Mousepox (Ectromelia) - Mousepox is a highly contagious viral disease of mice that was only recently recognized in the United States. The mouse is the only natural host of the virus. The acute (sudden onset) form of the disease affects the entire body. Clinical signs include lethargy, hunched posture, rough haircoat, diarrhea, inflammation of the eye membranes, swelling of the face and legs, and death. There is no specific treatment for this viral disease. This virus is very unlikely to infect pet mice unless they were acquired from a colony with this infection already established within it members.
External Parasite Problems - Pet mice and rats may be infested with a variety of external parasites. Mites, nearly microscopic, spider-like organisms, live on the skin surface and feed primarily on skin debris. They are transmitted by direct contact between infested and uninfested rodents. Signs of infestation range from mild scratching to severe hair loss and ulceration of the skin.
Intestinal Parasite Problems - Tapeworms and pinworms are the most common intestinal parasites of pet mice and rats. They often go undetected unless present in large numbers. Signs of infection may include weight loss, inactivity, inappetence, constipation, and excessive licking and chewing of the rectal area and base of the tail.
Overgrown Incisors - The incisor (front, gnawing) teeth of all rodents grow continuously for the life of the individual. The continual wear between the uppers and lowers usually prevents overgrowth of the teeth. Hereditary abnormalities of the jaw bones and/or teeth, abscessation of the incisor teeth, or injury to the jaw may result in malocclusion (improper meeting of the upper and lower incisors). Malocclusion, in turn, results in overgrowth of one or more of the incisors, with subsequent injury to the mouth. Mice and rats with this problem must have their overgrown incisors trimmed periodically by an experienced veterinarian or veterinary technician.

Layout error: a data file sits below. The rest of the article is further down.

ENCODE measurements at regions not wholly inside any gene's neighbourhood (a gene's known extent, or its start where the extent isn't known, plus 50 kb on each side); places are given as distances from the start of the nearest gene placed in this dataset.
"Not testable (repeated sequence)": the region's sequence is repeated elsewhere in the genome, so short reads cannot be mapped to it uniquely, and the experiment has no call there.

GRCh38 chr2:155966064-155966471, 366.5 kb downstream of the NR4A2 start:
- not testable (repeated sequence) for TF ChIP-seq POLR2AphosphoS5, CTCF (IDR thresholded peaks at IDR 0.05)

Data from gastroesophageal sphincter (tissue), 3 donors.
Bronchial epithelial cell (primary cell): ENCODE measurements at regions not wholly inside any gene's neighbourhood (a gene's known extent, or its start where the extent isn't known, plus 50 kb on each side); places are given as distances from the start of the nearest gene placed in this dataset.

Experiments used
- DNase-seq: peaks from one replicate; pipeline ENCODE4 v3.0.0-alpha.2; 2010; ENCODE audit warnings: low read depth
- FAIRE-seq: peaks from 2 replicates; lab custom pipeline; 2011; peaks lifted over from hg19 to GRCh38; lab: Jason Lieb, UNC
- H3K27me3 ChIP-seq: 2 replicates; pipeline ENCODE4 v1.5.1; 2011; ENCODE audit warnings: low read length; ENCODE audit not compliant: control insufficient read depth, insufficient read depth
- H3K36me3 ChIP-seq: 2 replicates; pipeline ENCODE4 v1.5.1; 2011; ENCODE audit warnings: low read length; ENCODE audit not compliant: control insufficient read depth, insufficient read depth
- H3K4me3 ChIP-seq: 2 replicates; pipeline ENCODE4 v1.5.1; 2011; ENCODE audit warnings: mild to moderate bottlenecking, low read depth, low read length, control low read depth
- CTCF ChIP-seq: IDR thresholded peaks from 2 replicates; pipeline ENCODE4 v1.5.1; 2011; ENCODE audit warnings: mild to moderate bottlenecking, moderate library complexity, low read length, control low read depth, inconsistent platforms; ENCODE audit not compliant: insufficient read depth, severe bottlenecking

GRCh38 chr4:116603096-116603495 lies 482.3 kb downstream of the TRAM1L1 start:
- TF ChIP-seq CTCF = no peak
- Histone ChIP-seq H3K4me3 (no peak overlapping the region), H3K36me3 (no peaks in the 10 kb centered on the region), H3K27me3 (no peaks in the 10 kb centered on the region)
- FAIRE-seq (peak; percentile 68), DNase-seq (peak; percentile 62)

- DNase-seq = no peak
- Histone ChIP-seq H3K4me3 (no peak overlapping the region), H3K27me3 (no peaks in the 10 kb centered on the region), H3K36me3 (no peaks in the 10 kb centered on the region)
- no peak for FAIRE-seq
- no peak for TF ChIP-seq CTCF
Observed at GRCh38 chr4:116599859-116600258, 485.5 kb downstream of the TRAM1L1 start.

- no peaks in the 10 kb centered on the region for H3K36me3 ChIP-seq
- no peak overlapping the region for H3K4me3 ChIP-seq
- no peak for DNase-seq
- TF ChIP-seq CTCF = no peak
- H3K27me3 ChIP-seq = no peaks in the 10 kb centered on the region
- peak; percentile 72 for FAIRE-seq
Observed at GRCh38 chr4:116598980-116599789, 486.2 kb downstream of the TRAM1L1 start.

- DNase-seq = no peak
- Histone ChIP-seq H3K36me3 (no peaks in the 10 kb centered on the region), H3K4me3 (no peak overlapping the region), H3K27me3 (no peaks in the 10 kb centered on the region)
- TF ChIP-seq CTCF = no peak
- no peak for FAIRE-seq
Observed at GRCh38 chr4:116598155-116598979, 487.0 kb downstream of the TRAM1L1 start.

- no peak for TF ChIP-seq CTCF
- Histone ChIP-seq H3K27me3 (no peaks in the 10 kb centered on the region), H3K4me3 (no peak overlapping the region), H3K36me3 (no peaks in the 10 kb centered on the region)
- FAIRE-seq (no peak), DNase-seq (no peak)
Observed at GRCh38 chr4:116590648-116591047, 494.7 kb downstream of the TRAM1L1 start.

Tumors - Mice frequently develop tumors representing a wide variety of tissue types. The tumors may be external or internal. Leukemia (cancer involving the white blood cells) is quite common in mice as well.
Owners of pet mice and rats should seek veterinary attention at once after discovering a lump, bump or unusual mass protruding from a body opening, the mass can be surgically removed by the veterinarian and biopsied to determine its exact identity tissue type. Tumors tend to grow continuously larger and may ulcerate and become infected if they reach very large size. For this reason, it is always preferable to remove them when they are small.
"Your pet’s health and well-being is our number one concern."
Your Dog, Cat, and Exotics Veterinarian in Maitland, FL
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We like the knowledge of both Dr.Diaz and Dr.Perez so much- we moved from another clinic we had been with for ten years. I highly recommend them both.
- Robin L. / Maitland, FL
I can say with much certainty that not many will do what you (Dr.Diaz) did for me. Not many are out there who have so much benevolence in their heart to help out others, particularly in the medical profession. My heart is filled with thankfulness towards you. I would also like to thank your staff which is equally as loving and caring. They showed tremedous sensitivity towards me and dealt with me in kindness.
- Vijai T. / Maitland, FL
Dr Perez has been the vet for my 3 dogs for over 5 years and I can't say enough good things about her care and the well being she has for my pups. Nancy is also very knowledgeable and wonderful. She takes the time needed to answer all my questions and gives me the best course of action when they're ill.